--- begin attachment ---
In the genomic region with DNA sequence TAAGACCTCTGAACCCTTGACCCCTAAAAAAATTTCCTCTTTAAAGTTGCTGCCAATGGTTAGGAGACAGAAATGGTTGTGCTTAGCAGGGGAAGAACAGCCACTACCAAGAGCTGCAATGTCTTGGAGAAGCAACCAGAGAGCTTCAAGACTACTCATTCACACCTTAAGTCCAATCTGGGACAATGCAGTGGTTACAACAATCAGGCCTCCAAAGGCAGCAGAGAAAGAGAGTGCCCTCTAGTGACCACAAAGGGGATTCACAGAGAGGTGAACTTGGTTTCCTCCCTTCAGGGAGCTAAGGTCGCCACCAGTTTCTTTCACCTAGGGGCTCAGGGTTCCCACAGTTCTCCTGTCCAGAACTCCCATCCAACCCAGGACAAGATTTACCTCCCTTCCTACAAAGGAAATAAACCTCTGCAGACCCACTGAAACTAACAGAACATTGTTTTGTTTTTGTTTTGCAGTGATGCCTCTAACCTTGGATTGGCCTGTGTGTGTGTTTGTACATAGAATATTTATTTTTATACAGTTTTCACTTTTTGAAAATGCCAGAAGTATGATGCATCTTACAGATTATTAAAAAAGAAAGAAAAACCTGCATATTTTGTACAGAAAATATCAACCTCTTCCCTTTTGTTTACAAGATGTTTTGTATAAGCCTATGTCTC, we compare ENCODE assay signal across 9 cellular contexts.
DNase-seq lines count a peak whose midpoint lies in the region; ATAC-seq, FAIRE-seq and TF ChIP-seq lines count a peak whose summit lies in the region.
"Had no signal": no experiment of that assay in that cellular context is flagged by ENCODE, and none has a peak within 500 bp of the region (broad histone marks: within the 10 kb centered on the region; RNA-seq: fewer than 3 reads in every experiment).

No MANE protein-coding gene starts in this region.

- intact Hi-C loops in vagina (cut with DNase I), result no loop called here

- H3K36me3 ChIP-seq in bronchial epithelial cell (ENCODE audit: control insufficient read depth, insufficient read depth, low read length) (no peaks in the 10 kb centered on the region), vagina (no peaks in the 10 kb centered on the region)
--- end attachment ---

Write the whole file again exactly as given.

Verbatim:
In the genomic region with DNA sequence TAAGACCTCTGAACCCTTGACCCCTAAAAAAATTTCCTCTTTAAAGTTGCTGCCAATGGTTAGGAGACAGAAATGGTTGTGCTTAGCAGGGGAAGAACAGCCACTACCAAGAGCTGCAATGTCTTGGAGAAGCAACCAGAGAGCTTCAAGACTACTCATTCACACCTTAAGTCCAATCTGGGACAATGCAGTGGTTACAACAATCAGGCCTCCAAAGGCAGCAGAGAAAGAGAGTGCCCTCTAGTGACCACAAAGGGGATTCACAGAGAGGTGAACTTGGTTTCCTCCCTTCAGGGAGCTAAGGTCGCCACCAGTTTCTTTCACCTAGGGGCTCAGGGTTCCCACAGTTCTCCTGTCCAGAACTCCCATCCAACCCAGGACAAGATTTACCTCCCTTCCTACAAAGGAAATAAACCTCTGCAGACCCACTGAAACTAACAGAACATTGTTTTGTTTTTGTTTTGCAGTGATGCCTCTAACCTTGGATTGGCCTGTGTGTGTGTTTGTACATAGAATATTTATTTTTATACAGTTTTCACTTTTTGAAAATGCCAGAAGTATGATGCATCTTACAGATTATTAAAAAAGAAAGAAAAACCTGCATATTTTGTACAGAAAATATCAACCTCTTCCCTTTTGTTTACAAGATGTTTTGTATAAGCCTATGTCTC, we compare ENCODE assay signal across 9 cellular contexts.
DNase-seq lines count a peak whose midpoint lies in the region; ATAC-seq, FAIRE-seq and TF ChIP-seq lines count a peak whose summit lies in the region.
"Had no signal": no experiment of that assay in that cellular context is flagged by ENCODE, and none has a peak within 500 bp of the region (broad histone marks: within the 10 kb centered on the region; RNA-seq: fewer than 3 reads in every experiment).

No MANE protein-coding gene starts in this region.

- intact Hi-C loops in vagina (cut with DNase I), result no loop called here

- H3K36me3 ChIP-seq in bronchial epithelial cell (ENCODE audit: control insufficient read depth, insufficient read depth, low read length) (no peaks in the 10 kb centered on the region), vagina (no peaks in the 10 kb centered on the region)